A bot working independently of human involvement won’t always deliver the best results for customer or agent. It’s the combination of chatbots and human agents that takes customer service to new heights. What you need is a smart and efficient way of translating your organization’s unique customer service philosophy into appropriate action so that every question is met with an answer in the best way possible – whether that be by bot, human agent, or a blend of both.
To deliver this, you have to pay attention to the who, what, when, and where of customer engagement. You need to know who your highest-value customers are so you can always route them to a human agent, for example. You need to know what they need help with so a simple question can be managed by a bot. And the list goes on.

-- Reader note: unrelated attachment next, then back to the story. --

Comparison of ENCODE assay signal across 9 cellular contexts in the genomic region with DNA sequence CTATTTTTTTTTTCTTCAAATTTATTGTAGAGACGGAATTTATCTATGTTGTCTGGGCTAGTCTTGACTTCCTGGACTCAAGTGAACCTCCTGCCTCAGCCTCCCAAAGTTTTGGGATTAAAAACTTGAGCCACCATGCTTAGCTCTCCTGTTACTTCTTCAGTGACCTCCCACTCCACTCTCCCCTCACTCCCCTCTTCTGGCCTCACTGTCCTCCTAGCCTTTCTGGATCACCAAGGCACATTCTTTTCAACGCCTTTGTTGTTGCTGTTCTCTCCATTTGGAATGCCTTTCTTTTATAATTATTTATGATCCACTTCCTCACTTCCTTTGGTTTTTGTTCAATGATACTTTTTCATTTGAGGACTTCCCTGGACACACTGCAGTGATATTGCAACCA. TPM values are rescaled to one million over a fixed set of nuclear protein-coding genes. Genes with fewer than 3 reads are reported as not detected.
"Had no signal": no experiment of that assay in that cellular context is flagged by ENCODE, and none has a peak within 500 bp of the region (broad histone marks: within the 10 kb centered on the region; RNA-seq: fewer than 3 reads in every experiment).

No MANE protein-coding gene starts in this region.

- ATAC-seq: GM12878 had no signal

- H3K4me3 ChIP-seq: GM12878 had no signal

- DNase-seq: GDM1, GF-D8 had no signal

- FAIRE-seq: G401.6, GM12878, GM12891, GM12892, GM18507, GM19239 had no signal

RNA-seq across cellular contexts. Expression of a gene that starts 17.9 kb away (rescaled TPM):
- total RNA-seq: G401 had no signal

Here’s why humans need chatbots, and chatbots need humans – and how you can achieve this perfect balance to deliver support that will exceed customer expectations and generate substantial ROI.
Why humans need chatbots
There’s no doubt that supplementing customer-facing roles with automation can yield fantastic results. The launch of McDonald’s self-serve kiosks is a great example of this. By giving customers the option of ordering their meal through a kiosk, or through a cashier, McDonald’s demonstrates the success you can achieve by combining automation with human. Here are just some of the benefits it brought to the customer and employee experience:
1. Automating large portions of simple queries so workers have more time to focus on other, more complex tasks